Two Stage Systems

There’s a simple way to ensure that your sump pump continues to operate even when the power goes out: Install a battery-backup sump pump. This two-stage system includes a 120-volt electric sump pump connected to a 12-volt backup pump. Which runs off a deep-cycle marine battery. During normal operation, the electric sump pump will pump water from the pit. But if the electricity goes out, the battery-powered backup pump will automatically start  when the pit fills. An electric charger keeps the battery-backup pump fully charged so it’ll be ready at any time.

Sump pumps with battery backup come with easy-to-follow installation instructions and cost about $300 to $500. It depends on the capacity of the pump. Most homeowners can install the system themselves in 2 to 4 hours.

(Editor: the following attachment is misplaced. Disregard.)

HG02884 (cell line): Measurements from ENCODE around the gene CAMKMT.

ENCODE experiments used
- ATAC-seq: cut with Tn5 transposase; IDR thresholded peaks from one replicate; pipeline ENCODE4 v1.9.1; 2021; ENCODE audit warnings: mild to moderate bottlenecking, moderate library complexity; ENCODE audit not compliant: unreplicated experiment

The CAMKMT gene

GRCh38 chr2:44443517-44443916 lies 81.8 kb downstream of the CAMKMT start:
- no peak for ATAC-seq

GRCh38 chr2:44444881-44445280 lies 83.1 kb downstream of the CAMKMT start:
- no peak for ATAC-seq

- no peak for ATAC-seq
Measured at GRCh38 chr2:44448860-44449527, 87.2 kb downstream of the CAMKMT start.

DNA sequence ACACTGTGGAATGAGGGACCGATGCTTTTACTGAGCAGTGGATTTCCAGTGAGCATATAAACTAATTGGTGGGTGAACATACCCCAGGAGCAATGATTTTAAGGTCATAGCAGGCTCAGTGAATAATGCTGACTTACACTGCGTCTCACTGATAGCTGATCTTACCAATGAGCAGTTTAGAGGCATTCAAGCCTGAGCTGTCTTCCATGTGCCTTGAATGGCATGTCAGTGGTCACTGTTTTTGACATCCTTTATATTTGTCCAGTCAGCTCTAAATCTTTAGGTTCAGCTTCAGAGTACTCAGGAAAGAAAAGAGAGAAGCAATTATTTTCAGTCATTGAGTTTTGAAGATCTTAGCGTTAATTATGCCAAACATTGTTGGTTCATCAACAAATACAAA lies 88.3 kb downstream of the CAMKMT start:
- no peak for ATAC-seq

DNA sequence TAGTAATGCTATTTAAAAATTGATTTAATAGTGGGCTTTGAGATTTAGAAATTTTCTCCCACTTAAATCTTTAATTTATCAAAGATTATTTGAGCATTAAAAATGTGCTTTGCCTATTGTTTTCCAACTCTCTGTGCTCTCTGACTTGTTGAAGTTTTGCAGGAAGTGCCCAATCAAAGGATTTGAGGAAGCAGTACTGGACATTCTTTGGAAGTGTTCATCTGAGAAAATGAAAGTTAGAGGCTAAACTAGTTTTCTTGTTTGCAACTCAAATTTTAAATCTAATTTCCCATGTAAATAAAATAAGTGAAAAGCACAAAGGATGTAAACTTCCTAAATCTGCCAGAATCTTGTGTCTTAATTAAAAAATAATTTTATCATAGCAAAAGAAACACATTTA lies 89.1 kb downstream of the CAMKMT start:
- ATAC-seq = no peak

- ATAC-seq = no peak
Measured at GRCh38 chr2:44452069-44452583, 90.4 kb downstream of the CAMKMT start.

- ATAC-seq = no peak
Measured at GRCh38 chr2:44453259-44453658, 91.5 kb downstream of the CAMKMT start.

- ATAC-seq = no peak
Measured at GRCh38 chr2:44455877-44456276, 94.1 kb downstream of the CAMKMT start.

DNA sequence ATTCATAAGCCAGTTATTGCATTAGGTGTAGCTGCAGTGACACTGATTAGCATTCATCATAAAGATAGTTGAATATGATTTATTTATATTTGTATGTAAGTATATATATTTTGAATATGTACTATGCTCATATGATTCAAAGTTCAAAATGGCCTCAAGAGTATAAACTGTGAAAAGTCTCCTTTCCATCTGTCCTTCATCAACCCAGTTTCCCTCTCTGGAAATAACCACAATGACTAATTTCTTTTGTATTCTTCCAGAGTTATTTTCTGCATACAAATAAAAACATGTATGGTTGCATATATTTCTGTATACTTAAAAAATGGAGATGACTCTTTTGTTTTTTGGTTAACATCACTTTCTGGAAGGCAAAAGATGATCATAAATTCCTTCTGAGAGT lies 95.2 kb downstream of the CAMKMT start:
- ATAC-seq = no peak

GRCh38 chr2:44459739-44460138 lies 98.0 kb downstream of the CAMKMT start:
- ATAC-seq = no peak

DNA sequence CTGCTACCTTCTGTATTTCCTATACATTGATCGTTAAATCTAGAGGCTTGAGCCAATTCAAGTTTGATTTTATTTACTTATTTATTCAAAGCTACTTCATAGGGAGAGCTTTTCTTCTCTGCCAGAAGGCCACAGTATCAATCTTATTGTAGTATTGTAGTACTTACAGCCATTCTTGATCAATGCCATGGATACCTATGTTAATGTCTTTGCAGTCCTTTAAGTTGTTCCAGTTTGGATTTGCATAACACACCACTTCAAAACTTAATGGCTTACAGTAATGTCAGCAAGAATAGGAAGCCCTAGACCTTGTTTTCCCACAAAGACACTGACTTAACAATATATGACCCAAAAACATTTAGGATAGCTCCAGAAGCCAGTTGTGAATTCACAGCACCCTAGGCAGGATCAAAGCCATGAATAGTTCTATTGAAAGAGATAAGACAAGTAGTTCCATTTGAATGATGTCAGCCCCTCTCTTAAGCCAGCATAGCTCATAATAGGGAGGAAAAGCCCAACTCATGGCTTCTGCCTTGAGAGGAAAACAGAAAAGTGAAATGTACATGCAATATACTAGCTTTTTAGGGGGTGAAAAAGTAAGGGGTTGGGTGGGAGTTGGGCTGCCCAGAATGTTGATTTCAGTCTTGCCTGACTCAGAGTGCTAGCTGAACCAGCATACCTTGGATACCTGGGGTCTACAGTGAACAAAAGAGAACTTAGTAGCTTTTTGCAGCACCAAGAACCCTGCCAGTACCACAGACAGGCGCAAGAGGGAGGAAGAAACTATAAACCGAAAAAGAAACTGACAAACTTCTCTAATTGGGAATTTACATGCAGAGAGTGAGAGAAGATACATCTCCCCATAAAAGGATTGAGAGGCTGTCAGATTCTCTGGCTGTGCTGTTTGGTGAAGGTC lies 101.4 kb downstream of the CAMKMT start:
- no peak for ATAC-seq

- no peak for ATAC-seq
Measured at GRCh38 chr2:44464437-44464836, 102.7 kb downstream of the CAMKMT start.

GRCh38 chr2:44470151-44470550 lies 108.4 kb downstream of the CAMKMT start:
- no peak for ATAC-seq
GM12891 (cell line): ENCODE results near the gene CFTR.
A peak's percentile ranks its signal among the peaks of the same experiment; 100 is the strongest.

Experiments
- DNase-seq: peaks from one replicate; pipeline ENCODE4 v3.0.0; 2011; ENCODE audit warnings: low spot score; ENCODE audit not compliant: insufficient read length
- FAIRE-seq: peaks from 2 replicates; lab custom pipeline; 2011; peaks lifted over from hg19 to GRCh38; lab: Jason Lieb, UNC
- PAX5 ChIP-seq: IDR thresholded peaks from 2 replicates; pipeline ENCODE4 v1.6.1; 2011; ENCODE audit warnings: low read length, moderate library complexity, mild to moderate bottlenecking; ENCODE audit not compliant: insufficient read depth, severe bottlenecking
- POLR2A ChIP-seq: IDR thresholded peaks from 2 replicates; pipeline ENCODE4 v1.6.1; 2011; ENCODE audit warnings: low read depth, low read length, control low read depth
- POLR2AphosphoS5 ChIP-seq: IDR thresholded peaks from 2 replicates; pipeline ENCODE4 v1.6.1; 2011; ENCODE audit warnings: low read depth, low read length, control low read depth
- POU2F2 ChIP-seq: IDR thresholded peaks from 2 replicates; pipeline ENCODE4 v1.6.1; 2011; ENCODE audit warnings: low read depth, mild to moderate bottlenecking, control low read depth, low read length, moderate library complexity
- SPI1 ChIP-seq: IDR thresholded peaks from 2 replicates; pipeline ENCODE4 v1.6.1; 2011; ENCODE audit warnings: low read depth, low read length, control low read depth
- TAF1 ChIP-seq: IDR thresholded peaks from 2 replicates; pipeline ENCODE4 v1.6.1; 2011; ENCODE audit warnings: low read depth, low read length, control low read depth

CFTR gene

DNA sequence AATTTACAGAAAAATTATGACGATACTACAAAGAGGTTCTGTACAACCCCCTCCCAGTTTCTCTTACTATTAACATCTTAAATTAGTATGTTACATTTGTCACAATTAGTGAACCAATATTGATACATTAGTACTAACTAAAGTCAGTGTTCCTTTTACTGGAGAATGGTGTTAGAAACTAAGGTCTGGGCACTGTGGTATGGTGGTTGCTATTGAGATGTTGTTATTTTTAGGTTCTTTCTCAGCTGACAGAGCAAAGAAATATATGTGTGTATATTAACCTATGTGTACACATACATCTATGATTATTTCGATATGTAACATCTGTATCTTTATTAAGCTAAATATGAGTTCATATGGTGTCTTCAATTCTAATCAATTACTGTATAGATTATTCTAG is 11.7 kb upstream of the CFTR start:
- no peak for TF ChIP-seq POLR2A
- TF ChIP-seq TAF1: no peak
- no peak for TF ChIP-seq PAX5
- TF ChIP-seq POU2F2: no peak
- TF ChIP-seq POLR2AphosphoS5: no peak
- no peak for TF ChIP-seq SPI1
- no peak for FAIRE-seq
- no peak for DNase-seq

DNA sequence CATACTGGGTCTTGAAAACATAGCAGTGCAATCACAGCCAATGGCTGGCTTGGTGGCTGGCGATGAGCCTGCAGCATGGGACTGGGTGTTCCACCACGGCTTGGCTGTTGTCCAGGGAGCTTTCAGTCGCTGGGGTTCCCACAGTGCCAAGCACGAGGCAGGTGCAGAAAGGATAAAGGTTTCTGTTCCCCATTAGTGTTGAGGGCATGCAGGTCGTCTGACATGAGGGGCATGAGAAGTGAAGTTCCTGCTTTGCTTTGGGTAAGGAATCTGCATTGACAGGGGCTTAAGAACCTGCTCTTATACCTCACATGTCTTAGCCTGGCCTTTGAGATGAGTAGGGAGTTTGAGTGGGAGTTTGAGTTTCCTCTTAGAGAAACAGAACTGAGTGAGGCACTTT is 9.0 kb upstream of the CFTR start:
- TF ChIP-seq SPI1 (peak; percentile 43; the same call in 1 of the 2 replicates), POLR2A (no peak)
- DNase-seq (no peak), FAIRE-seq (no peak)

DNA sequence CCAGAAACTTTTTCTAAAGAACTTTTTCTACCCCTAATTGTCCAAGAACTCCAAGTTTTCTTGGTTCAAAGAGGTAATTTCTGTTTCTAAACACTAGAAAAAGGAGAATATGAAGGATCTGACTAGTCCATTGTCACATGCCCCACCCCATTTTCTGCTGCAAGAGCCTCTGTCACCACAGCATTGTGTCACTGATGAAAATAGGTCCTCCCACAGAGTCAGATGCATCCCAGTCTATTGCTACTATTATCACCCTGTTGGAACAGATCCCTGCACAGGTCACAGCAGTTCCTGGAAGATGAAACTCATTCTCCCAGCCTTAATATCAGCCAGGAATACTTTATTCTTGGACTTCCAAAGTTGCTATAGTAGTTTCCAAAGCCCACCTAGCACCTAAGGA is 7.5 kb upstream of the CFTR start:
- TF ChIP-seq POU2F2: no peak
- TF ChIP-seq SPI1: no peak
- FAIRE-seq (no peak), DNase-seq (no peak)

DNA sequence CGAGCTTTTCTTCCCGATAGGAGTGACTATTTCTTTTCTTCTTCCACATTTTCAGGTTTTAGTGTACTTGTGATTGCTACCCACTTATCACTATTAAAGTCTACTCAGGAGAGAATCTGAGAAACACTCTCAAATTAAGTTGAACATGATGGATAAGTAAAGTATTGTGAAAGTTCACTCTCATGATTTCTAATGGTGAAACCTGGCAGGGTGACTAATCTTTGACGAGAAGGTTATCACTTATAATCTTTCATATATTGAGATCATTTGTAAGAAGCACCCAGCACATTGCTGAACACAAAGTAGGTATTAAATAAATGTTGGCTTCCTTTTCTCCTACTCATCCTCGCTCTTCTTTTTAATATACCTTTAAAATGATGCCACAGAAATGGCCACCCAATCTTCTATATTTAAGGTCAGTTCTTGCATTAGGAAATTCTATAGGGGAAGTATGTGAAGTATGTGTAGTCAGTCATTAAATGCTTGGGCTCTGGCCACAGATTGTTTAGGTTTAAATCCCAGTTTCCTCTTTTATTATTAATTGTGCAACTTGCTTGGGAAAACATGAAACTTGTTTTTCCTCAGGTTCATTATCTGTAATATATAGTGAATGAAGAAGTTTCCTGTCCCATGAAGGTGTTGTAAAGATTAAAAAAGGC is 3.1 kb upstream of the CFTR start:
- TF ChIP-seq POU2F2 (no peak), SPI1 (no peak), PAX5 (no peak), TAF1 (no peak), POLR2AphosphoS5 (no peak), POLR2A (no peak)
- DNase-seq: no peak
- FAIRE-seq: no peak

Here are a few installation tips:

  • Be sure to install a check valve to prevent water from flowing back into the sump pit. Seal the threaded ends of the valve with Teflon tape.
  • Place the marine battery in a protective plastic case and set it on a wall-mounted shelf—not on the floor.
  • Make the water-discharge pipe from 1 1/2-inch-diameter PVC pipe.
  • You’ll need an electrical outlet close to the sump pit for plugging in both the electric sump pump and the battery charger. If necessary, hire a licensed electrician to install a new outlet. Don’t use extension cords to power the system.
  • When pumping the water outdoors, it’s critical that the water is released onto a downhill slope and away from the house. This is so that it can’t drain back into the basement or crawlspace. Another option is to pump the water into a drainpipe that leads away from the house.

For professional installation, make sure that you contact us at Basement Solutions today!